In memoriam: Alessandro Pizzorno

A- A A+


Alessandro Pizzorno, 1924-2019

It is with great sadness that we announce the death of our colleague and friend Professor Alessandro De Giovanni Pizzorno on the 4th of April 2019, at the age of 95.

Professor Pizzorno worked at the EUI as a full-time professor at the Department of Political and Social Sciences from 1986 to 1994, and was nominated Emeritus Professor of the EUI from 2005 to 2017. After his retirement as Emeritus Professor, he was a Professorial Fellow in the SPS Department until his death.

Born Alessandro De Giovanni Pizzorno in Trieste on the 1st of January 1924, Professor Pizzorno started his career outside of academia, as the Director of the Centro di Relazioni industriali della Olivetti di Ivrea. In his early academic career he held posts in multiple institutions abroad and in his native Italy, including the University of Tehran from 1959-60, the University of Urbino from 1960-73, and the University of Oxford from 1973-5. He worked as the Director of the Department of Sociology at the University of Milan from 1975, before taking up a post at Harvard University.

Professor Pizzorno was a founding member of the Academia Europaea, and authored many significant studies on political, labour and urban sociology, such as ‘Le classi sociali’ (Il Mulino, 1959); ‘Comunità e razionalizzazione’ (Einaudi, 1960); ‘Lotte operaie e sindacato in Italia 1968-1972’ (1974-1978); ‘Le regole del pluralismo’ (1980); ‘I soggetti del pluralismo. Classi, partiti, sindacati’ (Bologna, 1980); ‘Le radici della politica assoluta’ (Feltrinelli, 1993); ‘Il potere dei giudici’ (“Il nocciolo”, Laterza, 1998); ‘Il velo della diversità. Studi su razionalità e riconoscimento’ (Feltrinelli, 2007); and ‘Sulla maschera’ (Il Mulino, 2008). In 2004, he won the Medaglia del Presidente della Repubblica’ at the Premio Nazionale Letterario Pisa.

He joined the EUI faculty in 1986 as Professor of Social Theory. It was the beginning of more than 30 years of service to the EUI community as a scholar, colleague, and friend. His student and later colleague, former EUI Professor Donatella della Porta, shared her memories of Professor Pizzorno:

“Sandro contributed deeply to both important theorizing and empirical analyses while in Fiesole, in particular on processes of identification and recognition. From a personal point of view, I had the incredible fortune of having him both as a teacher and a friend, for many years: first as his research assistant in my ‘first’ life at the EUI, and then later as a colleague.  With Sandro I started learning by doing—doing in-depth interviews together, discussing at seminars and lunches, visiting his office for a chat, exchanging short notes during the many talks that he assiduously (and critically) attended.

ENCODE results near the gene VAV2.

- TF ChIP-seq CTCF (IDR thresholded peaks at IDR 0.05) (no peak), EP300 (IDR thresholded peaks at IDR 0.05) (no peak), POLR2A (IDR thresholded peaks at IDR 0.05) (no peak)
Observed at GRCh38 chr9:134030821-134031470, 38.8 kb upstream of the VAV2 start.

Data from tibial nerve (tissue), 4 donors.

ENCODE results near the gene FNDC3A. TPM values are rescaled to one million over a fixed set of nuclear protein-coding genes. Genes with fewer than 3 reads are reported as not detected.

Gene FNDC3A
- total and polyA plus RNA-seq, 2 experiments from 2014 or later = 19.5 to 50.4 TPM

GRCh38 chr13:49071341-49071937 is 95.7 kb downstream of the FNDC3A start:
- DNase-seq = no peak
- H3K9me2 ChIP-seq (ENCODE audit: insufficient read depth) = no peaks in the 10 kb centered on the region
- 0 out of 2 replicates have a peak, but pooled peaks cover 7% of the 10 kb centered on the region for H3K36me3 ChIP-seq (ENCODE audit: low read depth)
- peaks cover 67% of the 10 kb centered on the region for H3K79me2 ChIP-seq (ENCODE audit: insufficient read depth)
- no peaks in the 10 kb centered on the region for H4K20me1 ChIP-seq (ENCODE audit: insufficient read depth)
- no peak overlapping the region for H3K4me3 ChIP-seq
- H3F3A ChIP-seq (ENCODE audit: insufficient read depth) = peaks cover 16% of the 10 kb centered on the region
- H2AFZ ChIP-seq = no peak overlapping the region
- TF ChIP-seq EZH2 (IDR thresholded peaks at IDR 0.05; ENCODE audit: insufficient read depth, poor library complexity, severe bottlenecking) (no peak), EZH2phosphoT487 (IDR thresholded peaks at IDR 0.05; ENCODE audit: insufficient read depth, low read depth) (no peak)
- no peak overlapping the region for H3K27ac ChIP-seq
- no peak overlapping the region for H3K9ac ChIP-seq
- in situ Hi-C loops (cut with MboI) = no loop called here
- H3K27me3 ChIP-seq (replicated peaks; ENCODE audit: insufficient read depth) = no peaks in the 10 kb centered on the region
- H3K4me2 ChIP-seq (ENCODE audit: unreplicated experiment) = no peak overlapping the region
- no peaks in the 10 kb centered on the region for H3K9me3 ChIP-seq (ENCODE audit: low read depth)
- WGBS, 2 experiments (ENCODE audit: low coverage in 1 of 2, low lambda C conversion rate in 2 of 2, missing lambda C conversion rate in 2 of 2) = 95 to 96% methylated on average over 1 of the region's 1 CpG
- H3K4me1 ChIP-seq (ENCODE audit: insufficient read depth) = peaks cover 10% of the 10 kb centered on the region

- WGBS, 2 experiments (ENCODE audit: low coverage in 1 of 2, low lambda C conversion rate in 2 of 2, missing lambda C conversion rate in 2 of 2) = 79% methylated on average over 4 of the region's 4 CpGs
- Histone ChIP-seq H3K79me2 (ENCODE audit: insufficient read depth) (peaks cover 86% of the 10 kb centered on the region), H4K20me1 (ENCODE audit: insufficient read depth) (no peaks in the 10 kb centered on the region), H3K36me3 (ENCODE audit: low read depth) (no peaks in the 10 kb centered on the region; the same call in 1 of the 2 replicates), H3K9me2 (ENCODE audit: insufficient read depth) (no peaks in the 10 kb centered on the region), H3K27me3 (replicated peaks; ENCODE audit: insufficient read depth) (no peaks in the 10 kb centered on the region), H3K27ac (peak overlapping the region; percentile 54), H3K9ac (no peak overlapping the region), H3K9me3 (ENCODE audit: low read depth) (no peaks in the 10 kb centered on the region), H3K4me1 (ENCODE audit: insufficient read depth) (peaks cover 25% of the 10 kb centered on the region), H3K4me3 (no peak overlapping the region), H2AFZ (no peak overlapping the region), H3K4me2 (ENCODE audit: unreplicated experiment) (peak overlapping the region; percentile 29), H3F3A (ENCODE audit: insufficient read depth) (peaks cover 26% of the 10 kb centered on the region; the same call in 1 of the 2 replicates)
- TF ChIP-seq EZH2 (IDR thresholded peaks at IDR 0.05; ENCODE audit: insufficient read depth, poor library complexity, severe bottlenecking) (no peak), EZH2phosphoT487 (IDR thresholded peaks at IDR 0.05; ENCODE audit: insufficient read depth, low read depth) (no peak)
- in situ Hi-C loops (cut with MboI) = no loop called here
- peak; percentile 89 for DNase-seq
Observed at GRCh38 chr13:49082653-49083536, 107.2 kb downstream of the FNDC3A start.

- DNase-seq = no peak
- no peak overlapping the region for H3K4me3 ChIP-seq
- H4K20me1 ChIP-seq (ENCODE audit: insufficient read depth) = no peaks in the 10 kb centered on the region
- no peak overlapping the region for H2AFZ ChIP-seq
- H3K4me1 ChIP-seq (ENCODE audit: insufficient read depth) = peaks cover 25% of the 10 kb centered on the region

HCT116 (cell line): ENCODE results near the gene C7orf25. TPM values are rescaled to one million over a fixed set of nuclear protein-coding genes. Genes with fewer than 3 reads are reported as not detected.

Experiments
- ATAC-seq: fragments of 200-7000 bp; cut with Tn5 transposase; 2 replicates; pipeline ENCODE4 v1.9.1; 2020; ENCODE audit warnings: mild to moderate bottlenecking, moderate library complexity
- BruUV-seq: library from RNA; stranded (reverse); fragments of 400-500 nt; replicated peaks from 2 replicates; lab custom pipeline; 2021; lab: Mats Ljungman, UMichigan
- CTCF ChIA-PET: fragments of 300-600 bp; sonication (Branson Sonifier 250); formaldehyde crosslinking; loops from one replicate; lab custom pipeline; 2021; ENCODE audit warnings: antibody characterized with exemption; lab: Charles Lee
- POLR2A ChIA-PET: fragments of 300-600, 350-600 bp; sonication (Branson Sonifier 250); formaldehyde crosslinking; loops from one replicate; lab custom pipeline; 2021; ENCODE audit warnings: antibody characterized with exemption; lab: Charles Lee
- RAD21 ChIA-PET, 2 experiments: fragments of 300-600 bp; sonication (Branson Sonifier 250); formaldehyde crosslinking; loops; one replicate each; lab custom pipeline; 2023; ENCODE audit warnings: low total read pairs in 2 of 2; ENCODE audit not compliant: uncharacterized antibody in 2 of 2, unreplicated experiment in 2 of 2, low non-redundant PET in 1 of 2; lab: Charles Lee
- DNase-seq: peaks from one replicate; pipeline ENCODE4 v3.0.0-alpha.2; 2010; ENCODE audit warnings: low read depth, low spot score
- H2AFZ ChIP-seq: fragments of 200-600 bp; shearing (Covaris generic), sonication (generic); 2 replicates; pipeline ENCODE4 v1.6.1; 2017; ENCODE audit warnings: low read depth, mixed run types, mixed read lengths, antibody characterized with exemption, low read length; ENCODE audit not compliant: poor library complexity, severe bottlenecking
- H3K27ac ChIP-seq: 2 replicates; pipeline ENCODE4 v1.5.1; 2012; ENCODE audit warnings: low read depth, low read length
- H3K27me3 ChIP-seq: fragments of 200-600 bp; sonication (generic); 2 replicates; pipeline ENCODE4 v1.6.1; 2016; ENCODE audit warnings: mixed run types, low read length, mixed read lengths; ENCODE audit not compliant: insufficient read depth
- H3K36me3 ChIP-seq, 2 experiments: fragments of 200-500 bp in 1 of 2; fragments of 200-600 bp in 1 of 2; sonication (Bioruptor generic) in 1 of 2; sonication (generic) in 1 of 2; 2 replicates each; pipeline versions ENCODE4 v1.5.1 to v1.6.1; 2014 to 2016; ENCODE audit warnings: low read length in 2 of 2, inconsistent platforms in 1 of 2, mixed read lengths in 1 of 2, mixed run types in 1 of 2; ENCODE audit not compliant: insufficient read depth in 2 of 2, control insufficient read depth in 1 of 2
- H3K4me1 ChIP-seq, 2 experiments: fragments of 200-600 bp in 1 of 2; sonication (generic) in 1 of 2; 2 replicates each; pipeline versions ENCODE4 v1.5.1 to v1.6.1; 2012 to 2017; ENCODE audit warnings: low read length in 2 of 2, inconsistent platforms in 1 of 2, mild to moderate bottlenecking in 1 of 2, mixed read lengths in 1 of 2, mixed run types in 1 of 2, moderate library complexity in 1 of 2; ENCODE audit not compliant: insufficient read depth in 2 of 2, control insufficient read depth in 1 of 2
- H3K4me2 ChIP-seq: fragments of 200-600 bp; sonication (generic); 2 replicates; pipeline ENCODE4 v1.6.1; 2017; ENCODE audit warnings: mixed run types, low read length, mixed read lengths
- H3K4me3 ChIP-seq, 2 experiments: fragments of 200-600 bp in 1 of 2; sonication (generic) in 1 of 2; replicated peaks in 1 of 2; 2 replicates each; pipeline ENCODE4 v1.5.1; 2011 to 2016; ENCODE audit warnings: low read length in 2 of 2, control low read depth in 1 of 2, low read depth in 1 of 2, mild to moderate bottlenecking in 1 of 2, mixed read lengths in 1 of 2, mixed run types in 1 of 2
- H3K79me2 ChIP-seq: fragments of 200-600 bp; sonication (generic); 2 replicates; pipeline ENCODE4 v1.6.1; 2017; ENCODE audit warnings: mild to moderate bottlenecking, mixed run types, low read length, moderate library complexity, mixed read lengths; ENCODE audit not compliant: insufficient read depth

If I had to mention only one of his many admirable qualities, I would say that for which he was most known (and loved): his capacity to listen to all, to learn from you but also to help you not only with the right answers, but with the right questions.

Sandro’s mentoring, his work, his career were all based on the broadest and deepest cosmopolitan culture and on a firm commitment to fight for a better world.  For his extraordinary intellectual but also human contributions—a giant in social theory but also a mensch—he will be dearly missed by many of us.”

Professor Colin Crouch, former Chair of the SPS Department at EUI and long-time colleague of Professor Pizzorno’s, also shared his memories of Alessandro:

“I am indebted more to Sandro Pizzorno than to anyone else for my own intellectual development. It started when he came to Nuffield College, Oxford, in 1973 and recruited me as assistant for the project that resulted in our two edited volumes The Resurgence of Class Conflict in Western Europe since 1968. He introduced me to the then small but vibrant world of researchers on European industrial relations among whom I was to work across the following decades. When I assembled our papers for publication I wrote our names as Pizzorno and Crouch. He was a very well established scholar and I was just starting in academic life. It was typical of Sandro, and unlike many of his contemporaries, that he insisted: No, we must have alphabetical order.

When I came to the EUI in 1995 Sandro had just completed his time as professor, but lived locally and was often working at the Badia. Lunch with him in the mensa was always a joy – great fun and warm humour, combined with extraordinary intellectual stimulation. His knowledge was enormous, and his sociological analysis had all the rigour and elegance of rational choice theory but entirely without its rigidity and narrowness.

In 2002 I gave him a little Fabian Society pamphlet I had written, Coping with Post-Democracy, which had used several of his ideas. He took the trouble to recommend it to the publisher, Giuseppe Laterza, and the result was my book Post-Democracy, which has been the most successful thing that I have written.

Sandro once told me that he would be happy to be measured by a citation index, provided the number of citations was divided by the number of words an author had written. His written output was not vast, but that is because one sentence from him was worth many pages from the rest of us: precise, beautifully formed, and brimming with the power of his insight and the rich depth of his knowledge.”

The Institute expresses its sincerest condolences to Professor Pizzorno’s family. He is survived by his wife Patrizia, a medieval literature scholar and faculty member at the University of Siena.